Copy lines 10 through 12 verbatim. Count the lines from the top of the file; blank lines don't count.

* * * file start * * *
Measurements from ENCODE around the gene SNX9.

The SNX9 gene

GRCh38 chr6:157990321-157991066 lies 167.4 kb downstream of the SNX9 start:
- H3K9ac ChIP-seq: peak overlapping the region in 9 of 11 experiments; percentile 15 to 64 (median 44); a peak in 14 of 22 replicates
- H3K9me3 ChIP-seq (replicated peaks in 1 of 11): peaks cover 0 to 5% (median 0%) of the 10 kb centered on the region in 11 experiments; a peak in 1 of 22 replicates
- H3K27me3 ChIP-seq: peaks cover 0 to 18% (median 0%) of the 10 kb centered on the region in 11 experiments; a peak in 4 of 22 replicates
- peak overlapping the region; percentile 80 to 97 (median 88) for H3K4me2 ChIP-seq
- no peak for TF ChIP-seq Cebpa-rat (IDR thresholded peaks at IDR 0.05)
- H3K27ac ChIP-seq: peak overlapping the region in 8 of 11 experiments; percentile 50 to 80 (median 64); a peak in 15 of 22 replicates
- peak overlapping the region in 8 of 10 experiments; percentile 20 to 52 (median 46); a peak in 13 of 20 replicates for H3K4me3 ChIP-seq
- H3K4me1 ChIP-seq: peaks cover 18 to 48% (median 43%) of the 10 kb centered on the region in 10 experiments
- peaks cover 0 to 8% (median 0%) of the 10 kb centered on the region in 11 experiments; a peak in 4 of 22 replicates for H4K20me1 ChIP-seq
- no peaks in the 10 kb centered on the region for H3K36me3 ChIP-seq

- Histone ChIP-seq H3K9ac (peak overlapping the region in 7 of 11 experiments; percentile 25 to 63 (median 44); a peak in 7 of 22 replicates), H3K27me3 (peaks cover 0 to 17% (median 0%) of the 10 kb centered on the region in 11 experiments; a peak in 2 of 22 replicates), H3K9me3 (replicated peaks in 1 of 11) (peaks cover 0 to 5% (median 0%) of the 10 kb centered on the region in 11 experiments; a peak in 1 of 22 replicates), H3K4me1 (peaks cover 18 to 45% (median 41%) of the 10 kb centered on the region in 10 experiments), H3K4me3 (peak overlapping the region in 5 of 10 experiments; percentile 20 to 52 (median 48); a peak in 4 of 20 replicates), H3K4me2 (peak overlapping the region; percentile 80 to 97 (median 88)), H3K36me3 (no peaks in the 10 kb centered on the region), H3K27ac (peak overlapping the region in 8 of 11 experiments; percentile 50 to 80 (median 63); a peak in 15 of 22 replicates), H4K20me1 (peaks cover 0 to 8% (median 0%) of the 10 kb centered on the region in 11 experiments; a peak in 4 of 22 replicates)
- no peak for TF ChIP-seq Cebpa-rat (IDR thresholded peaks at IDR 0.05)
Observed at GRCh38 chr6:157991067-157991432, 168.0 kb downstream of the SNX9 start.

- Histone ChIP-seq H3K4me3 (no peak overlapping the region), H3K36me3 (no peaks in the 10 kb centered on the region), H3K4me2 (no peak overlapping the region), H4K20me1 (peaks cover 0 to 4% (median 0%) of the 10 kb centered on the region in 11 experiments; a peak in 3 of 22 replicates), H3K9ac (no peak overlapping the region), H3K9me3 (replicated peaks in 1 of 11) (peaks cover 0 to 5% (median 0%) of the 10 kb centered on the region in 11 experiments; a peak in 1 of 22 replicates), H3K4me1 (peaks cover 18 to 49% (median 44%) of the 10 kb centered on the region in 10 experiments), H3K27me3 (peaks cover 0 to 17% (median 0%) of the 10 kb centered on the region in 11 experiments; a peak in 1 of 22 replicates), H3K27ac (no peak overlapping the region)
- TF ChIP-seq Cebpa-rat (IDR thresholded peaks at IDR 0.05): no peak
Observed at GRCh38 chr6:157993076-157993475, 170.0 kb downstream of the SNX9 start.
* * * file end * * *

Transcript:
- peak overlapping the region in 8 of 10 experiments; percentile 20 to 52 (median 46); a peak in 13 of 20 replicates for H3K4me3 ChIP-seq
- H3K4me1 ChIP-seq: peaks cover 18 to 48% (median 43%) of the 10 kb centered on the region in 10 experiments
- peaks cover 0 to 8% (median 0%) of the 10 kb centered on the region in 11 experiments; a peak in 4 of 22 replicates for H4K20me1 ChIP-seq